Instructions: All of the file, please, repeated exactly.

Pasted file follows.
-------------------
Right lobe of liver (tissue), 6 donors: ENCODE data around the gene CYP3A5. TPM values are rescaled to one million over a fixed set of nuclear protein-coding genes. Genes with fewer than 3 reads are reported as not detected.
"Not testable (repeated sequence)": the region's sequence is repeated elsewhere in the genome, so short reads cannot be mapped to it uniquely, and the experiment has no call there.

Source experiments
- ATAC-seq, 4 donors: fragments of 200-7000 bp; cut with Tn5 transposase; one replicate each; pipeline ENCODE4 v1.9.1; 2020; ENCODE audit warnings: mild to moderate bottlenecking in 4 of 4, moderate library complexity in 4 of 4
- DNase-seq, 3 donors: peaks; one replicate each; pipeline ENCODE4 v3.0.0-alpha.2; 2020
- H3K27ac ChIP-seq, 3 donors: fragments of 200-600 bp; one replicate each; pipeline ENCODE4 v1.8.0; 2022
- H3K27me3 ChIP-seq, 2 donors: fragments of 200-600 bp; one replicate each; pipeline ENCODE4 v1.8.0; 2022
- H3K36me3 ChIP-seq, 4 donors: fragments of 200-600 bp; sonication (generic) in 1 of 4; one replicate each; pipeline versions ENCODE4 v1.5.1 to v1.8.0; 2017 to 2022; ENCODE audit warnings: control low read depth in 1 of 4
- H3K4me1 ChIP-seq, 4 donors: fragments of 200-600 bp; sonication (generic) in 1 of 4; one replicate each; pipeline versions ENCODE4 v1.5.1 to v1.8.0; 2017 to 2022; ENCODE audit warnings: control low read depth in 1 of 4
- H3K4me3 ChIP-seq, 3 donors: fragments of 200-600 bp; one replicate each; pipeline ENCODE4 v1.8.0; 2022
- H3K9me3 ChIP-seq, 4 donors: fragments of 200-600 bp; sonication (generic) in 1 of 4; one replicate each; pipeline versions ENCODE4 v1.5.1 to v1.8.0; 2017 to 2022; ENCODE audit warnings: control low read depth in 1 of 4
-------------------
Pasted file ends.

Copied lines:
Right lobe of liver (tissue), 6 donors: ENCODE data around the gene CYP3A5. TPM values are rescaled to one million over a fixed set of nuclear protein-coding genes. Genes with fewer than 3 reads are reported as not detected.
"Not testable (repeated sequence)": the region's sequence is repeated elsewhere in the genome, so short reads cannot be mapped to it uniquely, and the experiment has no call there.

Source experiments
- ATAC-seq, 4 donors: fragments of 200-7000 bp; cut with Tn5 transposase; one replicate each; pipeline ENCODE4 v1.9.1; 2020; ENCODE audit warnings: mild to moderate bottlenecking in 4 of 4, moderate library complexity in 4 of 4
- DNase-seq, 3 donors: peaks; one replicate each; pipeline ENCODE4 v3.0.0-alpha.2; 2020
- H3K27ac ChIP-seq, 3 donors: fragments of 200-600 bp; one replicate each; pipeline ENCODE4 v1.8.0; 2022
- H3K27me3 ChIP-seq, 2 donors: fragments of 200-600 bp; one replicate each; pipeline ENCODE4 v1.8.0; 2022
- H3K36me3 ChIP-seq, 4 donors: fragments of 200-600 bp; sonication (generic) in 1 of 4; one replicate each; pipeline versions ENCODE4 v1.5.1 to v1.8.0; 2017 to 2022; ENCODE audit warnings: control low read depth in 1 of 4
- H3K4me1 ChIP-seq, 4 donors: fragments of 200-600 bp; sonication (generic) in 1 of 4; one replicate each; pipeline versions ENCODE4 v1.5.1 to v1.8.0; 2017 to 2022; ENCODE audit warnings: control low read depth in 1 of 4
- H3K4me3 ChIP-seq, 3 donors: fragments of 200-600 bp; one replicate each; pipeline ENCODE4 v1.8.0; 2022
- H3K9me3 ChIP-seq, 4 donors: fragments of 200-600 bp; sonication (generic) in 1 of 4; one replicate each; pipeline versions ENCODE4 v1.5.1 to v1.8.0; 2017 to 2022; ENCODE audit warnings: control low read depth in 1 of 4